Dear friends, fellow activists and partners,
2017 is nearly done, and next year is just around the corner: what better time to gather the ILGA family together and have a look back at these past twelve months.
In many ways, 2017 has been a tough year for lesbian, gay, bisexual, trans and intersex communities: we witnessed violations of our human rights continuing unabated all over the globe, and sometimes even escalating as ruthless perpetrators of hate used our identities and bodies as convenient scapegoats to gain social and political consensus.
And yet, resilient as our communities are, we refused to give in to hatred and intolerance. We continued to push for change and demand our rights be recognized and respected. And we stood together, and rejoiced whenever the advances that we had long fought for became a reality.
ILGA is proud to have been by your side throughout this year. In times filled with both challenges and hope, we have been more determined than ever to support LGBTI communities worldwide through our worldwide structure, advocacy and resources for activism.
Our worldwide structure
ILGA World board members marking the 2017 International Transgender Day of Visibility (ph. Mitchel Raphael)
In 2017, our membership continued to grow: more than 1,300 organisations now form the ever-diverse ILGA mosaic.
Hundreds of human rights defenders gathered together in Miami, Warsaw, Guatemala City and Phnom Penh, as four of our regions held their regional conferences.
The ILGA family is always growing: in numbers, in capacity and strength. ILGA regional offices in Bangkok, Brussels, Buenos Aires and Johannesburg are hubs of excellence and collaboration where ILGA members are supported in their regional context, while always linking to the rest of the world in truly-global solidarity.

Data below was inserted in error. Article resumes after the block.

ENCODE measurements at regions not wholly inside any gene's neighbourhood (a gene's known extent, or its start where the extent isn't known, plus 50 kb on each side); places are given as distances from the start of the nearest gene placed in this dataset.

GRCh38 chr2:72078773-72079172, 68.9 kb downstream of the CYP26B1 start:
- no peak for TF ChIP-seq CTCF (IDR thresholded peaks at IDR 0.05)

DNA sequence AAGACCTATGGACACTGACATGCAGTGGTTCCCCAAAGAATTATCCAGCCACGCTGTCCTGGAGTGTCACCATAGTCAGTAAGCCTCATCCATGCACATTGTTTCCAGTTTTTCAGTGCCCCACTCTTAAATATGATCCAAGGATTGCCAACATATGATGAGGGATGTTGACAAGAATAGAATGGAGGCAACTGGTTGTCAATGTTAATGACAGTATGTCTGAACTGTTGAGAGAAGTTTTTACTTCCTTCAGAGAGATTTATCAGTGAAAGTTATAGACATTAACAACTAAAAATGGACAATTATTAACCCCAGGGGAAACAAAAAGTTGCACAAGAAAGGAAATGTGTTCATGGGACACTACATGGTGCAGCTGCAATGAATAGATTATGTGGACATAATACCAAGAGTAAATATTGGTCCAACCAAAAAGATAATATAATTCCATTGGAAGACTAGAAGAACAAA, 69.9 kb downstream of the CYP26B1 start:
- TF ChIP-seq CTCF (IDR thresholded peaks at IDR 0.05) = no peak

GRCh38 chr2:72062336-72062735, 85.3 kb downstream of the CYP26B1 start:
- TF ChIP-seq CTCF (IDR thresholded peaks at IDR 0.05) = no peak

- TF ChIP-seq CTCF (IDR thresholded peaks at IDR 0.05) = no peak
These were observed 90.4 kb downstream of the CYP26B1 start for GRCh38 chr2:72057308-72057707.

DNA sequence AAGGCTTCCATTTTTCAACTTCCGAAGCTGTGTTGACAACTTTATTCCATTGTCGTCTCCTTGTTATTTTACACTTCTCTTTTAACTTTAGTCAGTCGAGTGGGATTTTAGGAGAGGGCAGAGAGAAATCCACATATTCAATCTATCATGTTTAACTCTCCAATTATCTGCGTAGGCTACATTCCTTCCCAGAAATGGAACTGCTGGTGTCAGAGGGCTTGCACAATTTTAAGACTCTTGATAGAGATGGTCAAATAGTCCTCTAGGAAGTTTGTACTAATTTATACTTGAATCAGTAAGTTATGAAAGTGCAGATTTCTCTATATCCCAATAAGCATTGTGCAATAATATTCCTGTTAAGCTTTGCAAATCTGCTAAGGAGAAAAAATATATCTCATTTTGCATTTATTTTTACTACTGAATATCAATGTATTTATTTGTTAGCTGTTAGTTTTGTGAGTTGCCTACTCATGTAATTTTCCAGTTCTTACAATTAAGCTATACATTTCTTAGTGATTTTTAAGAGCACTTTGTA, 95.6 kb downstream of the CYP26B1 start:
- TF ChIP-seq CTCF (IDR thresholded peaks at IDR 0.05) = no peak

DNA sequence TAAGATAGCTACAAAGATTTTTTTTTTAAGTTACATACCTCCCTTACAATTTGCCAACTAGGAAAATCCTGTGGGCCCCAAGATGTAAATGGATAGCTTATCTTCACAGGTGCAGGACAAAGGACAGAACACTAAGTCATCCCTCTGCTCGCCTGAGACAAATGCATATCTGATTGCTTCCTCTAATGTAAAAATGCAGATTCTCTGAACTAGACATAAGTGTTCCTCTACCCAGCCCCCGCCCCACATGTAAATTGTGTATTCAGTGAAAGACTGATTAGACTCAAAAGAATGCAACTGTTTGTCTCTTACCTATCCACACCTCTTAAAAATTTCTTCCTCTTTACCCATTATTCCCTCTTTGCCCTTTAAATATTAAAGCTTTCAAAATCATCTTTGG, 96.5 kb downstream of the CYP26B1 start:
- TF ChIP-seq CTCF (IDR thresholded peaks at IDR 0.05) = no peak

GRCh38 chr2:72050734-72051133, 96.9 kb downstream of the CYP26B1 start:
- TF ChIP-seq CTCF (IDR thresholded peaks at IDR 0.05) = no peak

Human rights defenders taking part in the October 2017 UPR Advocacy Week
We continued to conduct work at the United Nations, mobilizing support for SOGIESC issues globally.
Grassroots movements are having their voices raised in this international forum as we assisted dozens of activists as they used the United Nations to advance their rights. We organised four Advocacy Weeks in 2017: around both the Universal Periodic Review and on trans-specific issues.
We engaged with seven of the UN’s Treaty Bodies, helping raise LGBTI visibility and provide expert input as they develop international human rights law. Their number of Concluding Observations including SOGIESC references has almost doubled. These are all exciting changes that we are witnessing.
We also continue to provide input and guidance on the work of many Special Procedures, including the Independent Expert on Sexual Orientation and Gender Identity, saying thank you and goodbye to Vitit Muntarbhorn for all his work as we also look forward to engaging with Victor Madrigal-Borloz as he takes up the role at the beginning of 2018.
Resources for activism
At ILGA we know that our members can do their work better if equipped with powerful advocacy resources.
Throughout the year we released a number of reports, surveys and toolkits, and made them more easily accessible thanks to a fully-renewed website. Combined, these are a snapshot of laws, jurisprudence and public attitudes affecting our communities worldwide.